The eagle flew straight for the large oak that he was sitting in. Perhaps it was going to choose one of the high up branches in which to enjoy its evening meal. He watched intently as this welcomed distraction played out before him. The bird was almost directly above him now and for some reason his attention was drawn to the poor creature held in the grasp of the great predator. The rabbit’s eyes were wide open with a look of shock and fear and, in a last ditch effort to live, it began to jerk furiously, as if it were trying to run in place fifty feet above the ground. The eagle wasn’t prepared for the rabbit’s dying fight. The victim slipped out of the bird’s grasp and fell to the ground; spinning and bouncing off of a few of the oak tree’s branches, as it made its way back to earth.

      The rabbit lay in place where it landed, while the eagle made a big swooping circle to take a second stab at securing its dinner. Bucky watched the victim for any signs of life, while keeping an eye on the big bird, as it circled back in for the kill. The rabbit appeared to be bleeding from its hind quarters and it was either already dead from the fall or had gone into shock and was just waiting to die. For a moment he identified with the poor animal, which had been unlucky enough to be plucked away from its family while out trying to make a living. Bad luck had taken him for a ride and was soon to be the reason for his exit from this world too. The eagle came in low under the tree and extended it broad wings fully, as it put on the brakes and thrust its talons at the lifeless bunny. A second before impact the rabbit suddenly sprang to life and zigzagged along the ground with lightening speed before disappearing into a thicket of gooseberries to the left of the oak. The large predator circled above the tree for a few moments before flapping its wings in pursuit of better hunting.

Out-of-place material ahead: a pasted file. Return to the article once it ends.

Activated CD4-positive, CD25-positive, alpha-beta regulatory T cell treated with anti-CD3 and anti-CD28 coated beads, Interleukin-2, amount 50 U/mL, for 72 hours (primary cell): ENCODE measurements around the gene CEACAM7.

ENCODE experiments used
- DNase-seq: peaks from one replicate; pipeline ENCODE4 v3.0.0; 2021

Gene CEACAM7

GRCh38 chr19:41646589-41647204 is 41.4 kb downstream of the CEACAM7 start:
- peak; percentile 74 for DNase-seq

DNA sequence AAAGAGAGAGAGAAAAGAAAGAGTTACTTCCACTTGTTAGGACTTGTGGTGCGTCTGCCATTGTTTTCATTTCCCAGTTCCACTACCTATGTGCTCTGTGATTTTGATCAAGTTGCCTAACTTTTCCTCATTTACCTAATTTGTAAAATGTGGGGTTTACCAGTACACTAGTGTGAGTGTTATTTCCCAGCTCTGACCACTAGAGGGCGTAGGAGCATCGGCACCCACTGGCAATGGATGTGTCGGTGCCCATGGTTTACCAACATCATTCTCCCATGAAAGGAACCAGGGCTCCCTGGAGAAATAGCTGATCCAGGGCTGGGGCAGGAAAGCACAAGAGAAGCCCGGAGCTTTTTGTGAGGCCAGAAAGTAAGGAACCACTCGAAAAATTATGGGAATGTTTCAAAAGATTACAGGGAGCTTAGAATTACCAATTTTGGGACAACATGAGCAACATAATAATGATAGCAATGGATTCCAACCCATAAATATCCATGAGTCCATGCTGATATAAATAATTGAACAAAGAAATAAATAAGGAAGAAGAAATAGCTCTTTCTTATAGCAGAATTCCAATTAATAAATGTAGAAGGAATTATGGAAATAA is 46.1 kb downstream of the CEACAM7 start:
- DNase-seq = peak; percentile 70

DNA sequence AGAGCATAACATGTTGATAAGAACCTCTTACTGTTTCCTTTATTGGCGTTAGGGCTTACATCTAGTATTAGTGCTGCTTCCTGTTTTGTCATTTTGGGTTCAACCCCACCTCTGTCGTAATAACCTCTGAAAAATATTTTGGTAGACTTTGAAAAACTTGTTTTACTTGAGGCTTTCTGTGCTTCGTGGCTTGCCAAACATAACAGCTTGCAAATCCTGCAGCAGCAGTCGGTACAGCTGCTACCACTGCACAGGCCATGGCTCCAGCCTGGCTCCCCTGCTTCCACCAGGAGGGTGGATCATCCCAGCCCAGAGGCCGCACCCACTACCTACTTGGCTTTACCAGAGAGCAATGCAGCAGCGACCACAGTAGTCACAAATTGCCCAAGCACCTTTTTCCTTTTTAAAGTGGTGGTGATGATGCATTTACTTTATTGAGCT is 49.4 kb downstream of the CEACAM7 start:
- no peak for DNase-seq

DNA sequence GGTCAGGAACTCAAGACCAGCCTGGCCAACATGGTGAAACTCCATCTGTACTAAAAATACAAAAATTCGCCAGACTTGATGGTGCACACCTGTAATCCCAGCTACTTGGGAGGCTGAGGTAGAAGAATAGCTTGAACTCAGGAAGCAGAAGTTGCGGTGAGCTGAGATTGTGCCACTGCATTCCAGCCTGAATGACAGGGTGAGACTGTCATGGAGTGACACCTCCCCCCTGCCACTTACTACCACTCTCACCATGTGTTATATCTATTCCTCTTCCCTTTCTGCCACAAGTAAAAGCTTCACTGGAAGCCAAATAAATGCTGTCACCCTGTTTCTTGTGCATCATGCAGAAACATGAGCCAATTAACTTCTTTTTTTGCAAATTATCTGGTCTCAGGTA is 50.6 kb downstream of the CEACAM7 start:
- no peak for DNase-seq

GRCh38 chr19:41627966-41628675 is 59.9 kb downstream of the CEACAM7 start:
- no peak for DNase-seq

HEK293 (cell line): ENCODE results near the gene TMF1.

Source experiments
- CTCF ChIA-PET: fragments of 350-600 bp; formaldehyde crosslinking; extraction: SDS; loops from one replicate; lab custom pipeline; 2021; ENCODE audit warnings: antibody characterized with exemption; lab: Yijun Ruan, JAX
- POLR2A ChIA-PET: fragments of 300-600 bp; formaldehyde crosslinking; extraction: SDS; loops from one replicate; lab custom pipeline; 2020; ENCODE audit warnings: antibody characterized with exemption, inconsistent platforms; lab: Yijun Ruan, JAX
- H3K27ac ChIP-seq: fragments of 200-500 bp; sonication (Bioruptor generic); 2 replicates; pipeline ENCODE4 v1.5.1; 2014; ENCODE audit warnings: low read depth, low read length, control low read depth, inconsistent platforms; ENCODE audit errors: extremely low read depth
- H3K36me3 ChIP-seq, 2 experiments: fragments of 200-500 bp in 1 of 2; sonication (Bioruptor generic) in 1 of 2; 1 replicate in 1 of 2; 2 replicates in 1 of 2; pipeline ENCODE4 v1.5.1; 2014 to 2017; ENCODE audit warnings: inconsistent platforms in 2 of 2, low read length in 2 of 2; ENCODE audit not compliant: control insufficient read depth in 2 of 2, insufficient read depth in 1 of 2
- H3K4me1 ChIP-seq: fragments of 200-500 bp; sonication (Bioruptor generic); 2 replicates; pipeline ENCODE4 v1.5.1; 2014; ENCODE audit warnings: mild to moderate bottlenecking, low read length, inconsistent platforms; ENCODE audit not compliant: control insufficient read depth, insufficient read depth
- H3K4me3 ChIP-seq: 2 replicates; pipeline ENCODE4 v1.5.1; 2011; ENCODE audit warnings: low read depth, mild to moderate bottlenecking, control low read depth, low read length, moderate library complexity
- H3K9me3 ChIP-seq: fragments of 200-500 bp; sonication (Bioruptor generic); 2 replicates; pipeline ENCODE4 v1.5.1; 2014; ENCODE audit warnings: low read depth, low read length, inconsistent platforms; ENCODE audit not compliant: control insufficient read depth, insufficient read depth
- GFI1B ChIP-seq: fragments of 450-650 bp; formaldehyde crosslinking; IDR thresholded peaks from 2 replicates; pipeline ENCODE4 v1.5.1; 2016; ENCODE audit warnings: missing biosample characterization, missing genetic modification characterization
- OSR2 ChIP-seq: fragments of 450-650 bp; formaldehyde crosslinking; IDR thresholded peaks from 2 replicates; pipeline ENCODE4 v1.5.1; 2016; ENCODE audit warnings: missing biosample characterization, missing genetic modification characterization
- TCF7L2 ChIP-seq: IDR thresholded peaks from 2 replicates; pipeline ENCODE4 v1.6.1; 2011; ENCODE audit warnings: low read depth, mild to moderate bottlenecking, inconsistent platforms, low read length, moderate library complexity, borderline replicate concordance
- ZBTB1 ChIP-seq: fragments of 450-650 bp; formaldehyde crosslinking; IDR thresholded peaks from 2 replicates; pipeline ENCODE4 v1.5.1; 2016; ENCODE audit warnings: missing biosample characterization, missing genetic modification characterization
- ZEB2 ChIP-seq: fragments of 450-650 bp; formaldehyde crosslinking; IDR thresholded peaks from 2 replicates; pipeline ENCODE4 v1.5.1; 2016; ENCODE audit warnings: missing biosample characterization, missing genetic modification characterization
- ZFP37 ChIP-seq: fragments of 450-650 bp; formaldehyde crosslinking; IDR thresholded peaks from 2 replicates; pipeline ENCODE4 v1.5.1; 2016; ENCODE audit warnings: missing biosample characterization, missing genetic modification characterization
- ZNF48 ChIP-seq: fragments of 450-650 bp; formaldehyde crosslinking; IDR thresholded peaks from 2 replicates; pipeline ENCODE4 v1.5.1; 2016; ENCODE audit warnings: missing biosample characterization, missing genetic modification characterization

A profound feeling of shame came over the once proud soldier. Here was a simple harmless animal – an animal that was one step up the food chain from grass – a little bunny rabbit – and it had showed him up. The little insignificant creature had shown a hunger to live that had bested one of nature’s best equipped predators and his victory made Bucky doubt his whole mission… plan… or whatever the hell had made him sit there in a tree with a rope around his neck. If that little rodent can struggle to make it in this world, why can’t I? Once Bucky had been the eagle and his prey would have never been allowed the second chance that this little rabbit had received. And now... now he was acting like a scared rabbit hiding in a tree waiting to die. Bucky removed the noose from around his neck and let it fall; then he untied it from the tree, wound it around his left palm and elbow, before tossing it to the ground below.